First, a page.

COMP24412: Symbolic Artificial Intelligence

This course is being delived by Giles Reger, Martin Riener, and Andre Freitas. Please see the School syllabus page for other information.

Aims and objectives

The aim of this course is to provide the conceptual and practical (systems building) foundations for knowledge representation and reasoning in Artificial Intelligence.

A student completing this course unit should be able to:


Lecture and Lab notes and materials will be available from here. As per School policy, we will not be providing hard copies of notes.

The following table is the main reference for what is going on in the course and will be updated frequently throughout the course as further details are given.

The suggested reading will be mainly taken from Artificial Intelligence: A Modern Approach (Third Edition) referenced as AIAMA. It should be noted that this is suggested only and not examinable (only lectured material is examinable).

week Lectures Suggested Reading Labs Quiz
1 Introduction Chapter 1 of AIAMA (mainly 1.1)
Modelling in Datalog Sections 8.1 and 8.2 of AIAMA (although this is more detail than needed)
2 Reasoning in Datalog Section 9.3 of AIAMA (although relies on some previous sections)
Introducing Prolog
3 More Prolog, Prolog rules from lecture
Introduction to Prolog
Even More Prolog
4 Revising First-Order Logic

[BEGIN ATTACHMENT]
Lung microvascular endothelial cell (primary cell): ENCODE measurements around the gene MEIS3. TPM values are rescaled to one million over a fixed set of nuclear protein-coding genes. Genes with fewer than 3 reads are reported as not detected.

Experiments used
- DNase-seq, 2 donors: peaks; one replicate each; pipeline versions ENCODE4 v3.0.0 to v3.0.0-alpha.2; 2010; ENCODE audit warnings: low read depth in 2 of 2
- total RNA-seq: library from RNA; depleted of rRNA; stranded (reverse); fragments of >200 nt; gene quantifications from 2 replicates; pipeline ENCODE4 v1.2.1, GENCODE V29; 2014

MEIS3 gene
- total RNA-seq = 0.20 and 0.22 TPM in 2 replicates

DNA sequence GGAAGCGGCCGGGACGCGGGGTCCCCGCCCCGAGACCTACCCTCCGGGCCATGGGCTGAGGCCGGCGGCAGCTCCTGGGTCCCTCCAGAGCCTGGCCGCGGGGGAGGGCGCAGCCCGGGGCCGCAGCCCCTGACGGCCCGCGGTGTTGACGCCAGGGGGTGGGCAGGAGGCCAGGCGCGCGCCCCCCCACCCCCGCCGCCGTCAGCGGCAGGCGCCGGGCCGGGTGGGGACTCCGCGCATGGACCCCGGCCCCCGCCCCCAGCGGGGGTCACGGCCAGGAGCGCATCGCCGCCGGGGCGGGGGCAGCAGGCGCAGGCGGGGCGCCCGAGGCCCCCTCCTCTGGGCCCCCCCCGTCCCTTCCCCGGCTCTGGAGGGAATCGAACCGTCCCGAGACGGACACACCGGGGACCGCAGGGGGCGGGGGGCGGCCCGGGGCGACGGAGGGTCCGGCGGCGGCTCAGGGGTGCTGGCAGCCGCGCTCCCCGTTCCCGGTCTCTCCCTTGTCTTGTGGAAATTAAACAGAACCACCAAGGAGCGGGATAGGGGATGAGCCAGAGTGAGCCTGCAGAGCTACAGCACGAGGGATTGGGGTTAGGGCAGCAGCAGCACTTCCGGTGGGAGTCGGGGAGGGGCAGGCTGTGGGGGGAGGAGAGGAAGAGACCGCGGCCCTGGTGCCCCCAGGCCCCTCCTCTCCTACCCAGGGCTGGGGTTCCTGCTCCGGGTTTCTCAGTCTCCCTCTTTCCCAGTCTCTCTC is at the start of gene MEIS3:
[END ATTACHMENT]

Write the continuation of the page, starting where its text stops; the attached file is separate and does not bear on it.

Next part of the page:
Models and Resolution
5 Translation to Clausal Form. Vampire website. Examples.
More Prolog
Saturation-Based Proof Search
6 Making it Work

Beyond (and Beneath) FOL
7 Introduction to the Second Part
First-Order Reasoning Exercise 2 Marking Scheme

Knowledge Representation
(Slides 1-49)
8 Description Logics & Ontologies
(Slides 50-79)

Frames & Conceptual Graphs
9 Introduction to ILP and FOIL

KR & ILP Lab

ILP Getting Deeper
10 Semantic Parsing

Natural Language Inference

11 Neuro-Symbolic Models

Syntactic & Semantic Parsing
12 Mock Questions (Part 1) Mock Marking Scheme (Part 1) Mock Questions (Part 2)

Revision Part 1

Revision Part 2


  • Stuart Russell and Peter Norvig, Artificial Intelligence: A Modern Approach, Global Edition, 2016.
  • Patrick Blackburn, Johan Bos and Kristina Striegnitz: Learn Prolog Now!, College Publications, 2006.
  • Sebastian Loebner, Understanding Semantics, Second Edition, 2013.
  • Kate Kearns, Semantics (Palgrave Modern Linguistics), 2011
  • Exams

    Please note that the course has changed considerably this year and previous exams should be treated with care. Further guidance will be added here later.

    Check out the following sites: